An adapter 16 is shown in greater detail in FIGS. 2 and 3 to include an insulated conductor 24 having a first connector 26 at one end for connection to the catheter 14 and a second connector 28 at its opposite end for connection to the terminal block 18. The first terminal 26 includes an elongate, insulating cover 30 which receives the pin connector 32 on the end of the catheter 14. Disposed within the cover 30 are a plurality of flexible conductive terminals 34 which are connected to the conductor 24 and surround and resiliently engage the pin connector 32. At the junction between the cover 30 and the conductor 24, there is a stress relief body 36. The conductor 24 includes a conductive wire 38 covered by a layer 40 of a flexible, suitable insulating material.
The second connector 28 includes a terminal block 42 having a head portion 44 for supporting second and fourth terminals 46 and 47 formed of a conductive material and fixedly extending from the head portion 44 in a parallel spaced apart relation. The upper ends 48 of the second and fourth terminals 46 and 47 have a reduced diameter and extend through spaced apart openings 49 in the head portion 44 and are electrically separated from each other by a partition 50 extending upwardly from the head portion 44. A skirt 51, formed of a suitable insulating material, extends from the head portion 44 in surrounding relation to the second and fourth terminals 46 and 47. A second partition 52 is disposed in the skirt 51 and between the second and fourth terminals 46 and 47 for providing electrical isolation.
The head portion 44 is received in a shell assembly formed of a suitable insulating material and consisting of an inner shell 53 and an outer shell 54. The inner shell 53 is hollow and its lower end is open for being suitably affixed over the head portion 44. There is also an opening 56 in the rear of the inner shell 53 for receiving the conductor 24. The outer shell 54 is also hollow and open at its lower end for being received over the inner shell 53 to which it is suitably attached. A hollow cone 58 extends from the rear of the outer shell portion 54 and communicates with the hollow interior thereof for receiving the conductor 24. The bare wire 38 of conductor 24 is connected to the upper end 48 of one of the second and fourth terminals 46 and 47.
The terminal block 18 shown in FIG. 4 to include a hollow housing 60 open at its upper end and including a bottom wall 61 and a side wall 62. A mounting plate 63 is supported in the housing 60 by a plurality of support posts 64 extending upwardly from the bottom wall 61 and is resiliently held in position by a pair of flat spring members 65 which are mounted on the opposite sides of side wall 62 and engage notches 66 in plate 63.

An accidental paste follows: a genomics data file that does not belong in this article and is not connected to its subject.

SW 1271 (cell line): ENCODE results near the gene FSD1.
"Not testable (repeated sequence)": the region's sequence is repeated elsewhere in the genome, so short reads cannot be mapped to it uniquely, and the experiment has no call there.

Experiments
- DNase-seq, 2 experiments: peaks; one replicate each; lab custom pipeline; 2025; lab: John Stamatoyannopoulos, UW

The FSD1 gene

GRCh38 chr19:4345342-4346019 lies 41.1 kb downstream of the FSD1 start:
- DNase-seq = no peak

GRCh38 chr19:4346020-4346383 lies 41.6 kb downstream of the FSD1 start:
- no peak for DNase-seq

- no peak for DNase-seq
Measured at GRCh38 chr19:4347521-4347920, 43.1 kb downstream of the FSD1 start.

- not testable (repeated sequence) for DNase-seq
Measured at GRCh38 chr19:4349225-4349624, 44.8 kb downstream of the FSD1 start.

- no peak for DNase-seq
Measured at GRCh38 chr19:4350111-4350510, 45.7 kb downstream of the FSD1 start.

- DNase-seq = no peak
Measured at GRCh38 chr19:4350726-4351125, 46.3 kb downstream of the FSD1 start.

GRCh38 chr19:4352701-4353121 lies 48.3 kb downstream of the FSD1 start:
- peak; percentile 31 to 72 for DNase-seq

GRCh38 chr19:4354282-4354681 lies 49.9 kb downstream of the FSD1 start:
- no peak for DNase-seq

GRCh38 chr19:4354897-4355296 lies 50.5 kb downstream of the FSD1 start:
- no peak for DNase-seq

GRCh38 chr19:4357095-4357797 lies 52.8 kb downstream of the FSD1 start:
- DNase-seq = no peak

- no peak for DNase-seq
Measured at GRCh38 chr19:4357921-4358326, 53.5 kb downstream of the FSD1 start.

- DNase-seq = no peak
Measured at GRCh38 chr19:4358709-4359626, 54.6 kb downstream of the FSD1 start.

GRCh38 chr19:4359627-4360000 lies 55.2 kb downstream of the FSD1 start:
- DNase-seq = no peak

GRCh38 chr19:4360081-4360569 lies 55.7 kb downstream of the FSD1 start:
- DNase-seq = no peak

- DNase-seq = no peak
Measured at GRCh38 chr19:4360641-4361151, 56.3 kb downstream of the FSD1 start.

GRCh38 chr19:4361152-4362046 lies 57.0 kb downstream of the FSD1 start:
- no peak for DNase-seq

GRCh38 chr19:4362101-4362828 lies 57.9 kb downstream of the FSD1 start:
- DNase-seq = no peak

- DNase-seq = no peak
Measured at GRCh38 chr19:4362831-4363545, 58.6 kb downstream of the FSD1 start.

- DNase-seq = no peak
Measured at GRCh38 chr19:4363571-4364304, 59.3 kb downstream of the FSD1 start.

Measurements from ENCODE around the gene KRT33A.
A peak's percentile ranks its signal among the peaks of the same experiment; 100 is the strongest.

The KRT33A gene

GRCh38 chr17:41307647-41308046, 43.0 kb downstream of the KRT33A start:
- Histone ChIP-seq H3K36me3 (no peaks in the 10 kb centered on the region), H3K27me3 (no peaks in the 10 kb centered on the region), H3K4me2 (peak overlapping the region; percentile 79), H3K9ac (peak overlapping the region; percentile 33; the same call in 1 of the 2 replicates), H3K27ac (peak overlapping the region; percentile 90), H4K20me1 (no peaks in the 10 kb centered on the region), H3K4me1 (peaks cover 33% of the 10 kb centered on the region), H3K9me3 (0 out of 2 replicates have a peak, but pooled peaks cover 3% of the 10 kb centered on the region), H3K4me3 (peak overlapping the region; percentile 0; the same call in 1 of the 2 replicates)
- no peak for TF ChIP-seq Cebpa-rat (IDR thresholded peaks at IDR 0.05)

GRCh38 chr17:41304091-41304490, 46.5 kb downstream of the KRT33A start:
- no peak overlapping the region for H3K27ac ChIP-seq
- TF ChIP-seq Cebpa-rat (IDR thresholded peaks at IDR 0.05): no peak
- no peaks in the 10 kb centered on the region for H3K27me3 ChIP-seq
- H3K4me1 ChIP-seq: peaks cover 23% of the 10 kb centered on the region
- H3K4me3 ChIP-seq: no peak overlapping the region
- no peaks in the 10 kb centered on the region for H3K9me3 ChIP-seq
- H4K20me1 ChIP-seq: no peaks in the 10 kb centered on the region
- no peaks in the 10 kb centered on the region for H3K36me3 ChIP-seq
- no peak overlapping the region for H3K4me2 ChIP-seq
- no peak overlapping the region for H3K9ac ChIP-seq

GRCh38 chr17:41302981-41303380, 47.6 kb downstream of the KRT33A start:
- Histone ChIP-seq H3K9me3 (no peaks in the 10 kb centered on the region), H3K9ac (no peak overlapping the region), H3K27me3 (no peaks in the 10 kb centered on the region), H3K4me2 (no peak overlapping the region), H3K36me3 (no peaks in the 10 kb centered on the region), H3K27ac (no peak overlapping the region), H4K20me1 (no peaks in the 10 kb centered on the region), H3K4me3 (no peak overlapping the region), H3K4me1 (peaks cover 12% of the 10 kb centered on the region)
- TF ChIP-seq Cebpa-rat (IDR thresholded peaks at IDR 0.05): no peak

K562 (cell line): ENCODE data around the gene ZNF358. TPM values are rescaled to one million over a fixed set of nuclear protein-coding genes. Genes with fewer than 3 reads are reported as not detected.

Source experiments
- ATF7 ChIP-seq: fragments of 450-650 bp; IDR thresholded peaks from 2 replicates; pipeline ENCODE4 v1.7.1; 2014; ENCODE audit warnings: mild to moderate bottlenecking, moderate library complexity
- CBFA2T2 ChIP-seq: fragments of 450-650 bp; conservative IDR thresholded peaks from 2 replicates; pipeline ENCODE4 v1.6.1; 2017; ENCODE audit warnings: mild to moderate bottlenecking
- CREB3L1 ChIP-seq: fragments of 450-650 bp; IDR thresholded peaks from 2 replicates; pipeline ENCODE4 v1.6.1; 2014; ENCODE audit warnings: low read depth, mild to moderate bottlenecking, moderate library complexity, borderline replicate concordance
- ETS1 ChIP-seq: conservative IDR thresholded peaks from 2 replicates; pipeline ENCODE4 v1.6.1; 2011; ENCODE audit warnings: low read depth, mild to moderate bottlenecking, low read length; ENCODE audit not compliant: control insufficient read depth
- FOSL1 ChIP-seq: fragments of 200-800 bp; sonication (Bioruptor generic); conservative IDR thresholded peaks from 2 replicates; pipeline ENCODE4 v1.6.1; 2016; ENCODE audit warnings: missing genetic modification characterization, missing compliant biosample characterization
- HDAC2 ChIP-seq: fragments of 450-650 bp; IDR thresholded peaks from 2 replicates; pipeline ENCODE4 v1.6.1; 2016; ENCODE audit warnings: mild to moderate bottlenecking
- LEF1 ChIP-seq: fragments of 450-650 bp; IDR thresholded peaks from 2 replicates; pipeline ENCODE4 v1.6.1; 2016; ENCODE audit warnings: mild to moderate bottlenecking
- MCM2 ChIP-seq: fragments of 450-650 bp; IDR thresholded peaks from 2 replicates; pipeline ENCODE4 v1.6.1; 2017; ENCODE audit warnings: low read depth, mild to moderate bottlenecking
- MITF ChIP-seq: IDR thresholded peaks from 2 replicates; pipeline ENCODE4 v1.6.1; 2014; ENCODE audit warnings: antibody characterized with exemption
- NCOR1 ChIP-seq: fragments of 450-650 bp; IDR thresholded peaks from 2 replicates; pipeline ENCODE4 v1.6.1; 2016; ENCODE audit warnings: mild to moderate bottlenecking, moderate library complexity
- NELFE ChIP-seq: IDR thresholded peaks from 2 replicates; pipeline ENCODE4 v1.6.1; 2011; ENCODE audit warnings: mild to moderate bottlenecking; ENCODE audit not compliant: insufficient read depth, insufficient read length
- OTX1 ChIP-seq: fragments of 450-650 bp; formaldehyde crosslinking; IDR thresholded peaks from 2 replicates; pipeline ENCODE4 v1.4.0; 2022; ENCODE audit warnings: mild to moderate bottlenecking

At the forward end of the support plate 63 there is a row of sockets 70 for coupling to the second connectors 28 of the adapter 16. The terminal block 18 also a cover plate 72 which is secured to the open upper end of the housing 60 and has a window 75 formed at one end for permitting access to the row of sockets 70. The housing 60 also has a rear opening 75 for receiving one end of the cable 20. In particular, the cable 20 has a conical stress relief member 76 adjacent one end and which includes a generally rectangular groove 78 complementary to the periphery of the opening 75. When the groove 78 is disposed in the opening 75, a bundle of individual conductors 80 extend into the housing 60 for connection to the sockets 70 as will be discussed below. At the opposite end of the cable 20 is a connector 82 for coupling to the monitor 22.
As shown in FIG. 3, each socket 70 has an inner surface 84 complementary to the outer surface of the skirt 51 of the connector 28. In addition, each socket 70 has a par of parallel, spaced apart, third and fifth terminals 86 and 87 which are snugly received within the sockets 46 and 47, respectively, of the second connector 28.
FIG. 5 schematically illustrates one embodiment of the terminal block according to the invention. In the illustrated embodiment, the wire bundle 80 includes twelve conductors 90, each of which is connected to a different one of the third terminals 86 of each socket 70. Resistors R may be interposed between each lead wire 90 and the third terminals 86. If all of the sockets 70 are not required, some may be blocked off as shown in FIG. 6. It should be appreciated that those sockets 70 which are not connected to the intracardiac leads may be connected to other electrodes, such as surface electrodes or other sensors. In addition to the resistor R, choke coils L may also be imposed in the conductors 90 if filtering is required as shown in FIG. 7.
While only a single embodiment of the invention is illustrated and described, it is not intended to be limited thereby but only by the scope of the appended claims.
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|U.S. Classification||439/502, 607/122|
|International Classification||A61B18/14, H01R31/06|
|Cooperative Classification||A61B2018/00178, H01R31/06, A61B18/14, H01R2201/12|
|European Classification||A61B18/14, H01R31/06|
|Sep 28, 1998||AS||Assignment|
Owner name: MARQUETTE MEDICAL SYSTEMS, INC., WISCONSIN
Free format text: ASSIGNMENT OF ASSIGNORS INTEREST;ASSIGNORS:BUCKLES, DAVID S.;HENDERSON, ROBERT E.;REEL/FRAME:009491/0492;SIGNING DATES FROM 19980910 TO 19980922
|Sep 19, 2003||FPAY||Fee payment|
Year of fee payment: 4
|Jul 10, 2007||FPAY||Fee payment|
Year of fee payment: 8
|Sep 23, 2011||FPAY||Fee payment|
Year of fee payment: 12